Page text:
More than half; a whole prison ship full of them (!).   It's like Alcatraz Island, c. 1958, crash-landing on Vulcan as our first ambassadors to them.   Vulcans would assume the entire planet Earth was a cesspool. 

And again, in Darwinian terms?  A less advanced race/species welcoming a superior one into its midst usually doesn't end well for the lesser beings...  

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Well, I'm assuming that this world will eventually have other heroes as well. :D

 

In the DC world, there are MANY metahuman heroes.  Many villains as well.  So the world would realize that like humans, some are good, some are bad, and that's universal.  It just so happens that Superman and Supergirl are about as good as it gets, and the world would be smart enough to tell the difference.

I'm wondering how this will connect to Flash/Arrow.  I'm guessing that Supergirl takes place on another Earth but in the same multiverse.

But I'm hoping it takes place on the same Earth.  More fun that way.  Either way, a crossover is possible if they decide to do it.

 

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But I'm hoping it takes place on the same Earth.  More fun that way.  Either way, a crossover is possible if they decide to do it.

If I were one of TPTB for "Supergirl" I would hold off on any and all crossovers until the second season or so; this show has to establish itself firmly first, and then if it gains the necessary momentum and confidence?  They can do cameos from other superheroes.  But you don't want to bring in the three-ring circus too early... 

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Agreed.  I wouldn't do it this season either.  It worked with Flash and Arrow but it's not necessary. 

I'm sure if they did a crossover, it would be great, but again, not needed yet.  At most, I would maybe mention the characters on the shows, but not actually do anything but that.  Just kind of set the stage for a future crossover, but NOT an actual crossover.

 

Or if I wanted to go a bit further, maybe have a villain from one show appear on the other, but I might not even do that.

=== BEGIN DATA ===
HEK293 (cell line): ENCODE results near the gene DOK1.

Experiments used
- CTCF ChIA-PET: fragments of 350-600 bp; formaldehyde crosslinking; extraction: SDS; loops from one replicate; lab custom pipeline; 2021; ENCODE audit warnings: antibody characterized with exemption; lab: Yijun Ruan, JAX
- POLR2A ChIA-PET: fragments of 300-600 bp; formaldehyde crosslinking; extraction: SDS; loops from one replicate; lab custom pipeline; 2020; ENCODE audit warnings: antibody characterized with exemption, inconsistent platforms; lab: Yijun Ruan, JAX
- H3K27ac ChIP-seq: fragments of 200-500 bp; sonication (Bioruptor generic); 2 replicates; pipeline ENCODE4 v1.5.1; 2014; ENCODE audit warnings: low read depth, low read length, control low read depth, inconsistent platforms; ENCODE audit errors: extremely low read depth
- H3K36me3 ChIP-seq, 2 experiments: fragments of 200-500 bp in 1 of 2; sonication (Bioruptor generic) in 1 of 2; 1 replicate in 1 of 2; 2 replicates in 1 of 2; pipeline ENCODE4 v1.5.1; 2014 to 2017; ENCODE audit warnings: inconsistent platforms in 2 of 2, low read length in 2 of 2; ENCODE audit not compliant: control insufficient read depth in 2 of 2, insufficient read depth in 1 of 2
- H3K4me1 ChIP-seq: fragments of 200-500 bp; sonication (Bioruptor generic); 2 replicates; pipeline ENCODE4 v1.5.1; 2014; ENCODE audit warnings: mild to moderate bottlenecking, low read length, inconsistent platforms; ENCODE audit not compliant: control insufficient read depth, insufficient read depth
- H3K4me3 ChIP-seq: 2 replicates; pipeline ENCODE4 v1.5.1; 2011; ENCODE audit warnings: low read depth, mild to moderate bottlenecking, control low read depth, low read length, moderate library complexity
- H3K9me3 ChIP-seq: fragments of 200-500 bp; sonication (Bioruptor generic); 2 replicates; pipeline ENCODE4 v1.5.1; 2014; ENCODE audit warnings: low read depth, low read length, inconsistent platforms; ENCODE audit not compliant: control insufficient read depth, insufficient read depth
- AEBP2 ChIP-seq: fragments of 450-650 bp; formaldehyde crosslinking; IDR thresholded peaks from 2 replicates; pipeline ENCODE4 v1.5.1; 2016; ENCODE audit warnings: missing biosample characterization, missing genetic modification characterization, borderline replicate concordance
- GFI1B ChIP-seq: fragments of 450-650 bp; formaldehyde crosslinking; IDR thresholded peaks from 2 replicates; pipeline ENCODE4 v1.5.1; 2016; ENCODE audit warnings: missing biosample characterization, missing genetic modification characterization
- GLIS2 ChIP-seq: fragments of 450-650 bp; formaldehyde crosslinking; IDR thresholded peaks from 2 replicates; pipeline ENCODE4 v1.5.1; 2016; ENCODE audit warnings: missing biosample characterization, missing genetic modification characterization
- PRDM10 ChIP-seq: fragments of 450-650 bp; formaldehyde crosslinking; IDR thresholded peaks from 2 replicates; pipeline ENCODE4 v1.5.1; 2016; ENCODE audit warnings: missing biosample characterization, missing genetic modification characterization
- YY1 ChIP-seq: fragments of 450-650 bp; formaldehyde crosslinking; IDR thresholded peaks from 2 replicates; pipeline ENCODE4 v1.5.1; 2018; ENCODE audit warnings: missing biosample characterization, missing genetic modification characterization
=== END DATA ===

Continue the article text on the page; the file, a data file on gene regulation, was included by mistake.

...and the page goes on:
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Spoilers ok? Leaving a bunch of spaces in case it isn't. 

 

 

 

 

I just watched it and I'm underwhelmed. I expected more. I'll try to do some pros and cons. 

Things I liked:

1. Melissa Benoist: I like that she's pretty but not 'too pretty' if that makes sense. Smalville's version with Laura Vandervoot looks like the hot high school tramp you want to boink. Melissa is beautiful but not distracting or cheap-looking. 

2. The costume look: I think it was great that they stuck with the newer Superman look. It builds in a loose connection between the show and the larger DC movies. 

3. The two cameos: I won't mention much just in case. 

 

Things I didn't like:

1. Too much: There's so much happening in an hour it's almost a trainwreck for me. They had enough material to stretch out at least half a season. I wish they could have waited until much later to develop and reveal the "others". 

2. The intro: 15 minutes of exposition was too much. I wish they could have come up with a better way to introduce the characters. It's too convoluted for my tastes. 

3. High School teenage girl drama: I'm not sure what the deal is but it seems like when we have a movie or series with leading females we devolve into typical dramatic elements that we see in cliched American movies: the bitchy boss, the stressed relationship with another female, hot guys, surrounding the clueless girl, etc...which leads to...

4. Am I watching a tv show or a GQ commercial? Seriously, all these pretty people with very tight clothing. 

5. Worse than Batman: does Kara have to reveal her identity to everyone??? Why bother with a secret identity? Which leads me to think why was she wearing glasses to begin with? Was she wearing glasses before the plane incident? Someone will have to correct me. 

 

Well, I think it's clear to everyone reading that I didn't care for this which is too bad. I wished they could have built this within the CW world so that Supergirl could mingle with Green Arrow and The Flash. Those shows aren't perfect but those folks have a better formula going on. 

I also have to remind myself that this is the first ep. I'm sure it can course correct but I'm not sure I'll be back to watch another ep. 

I agree totally on 3.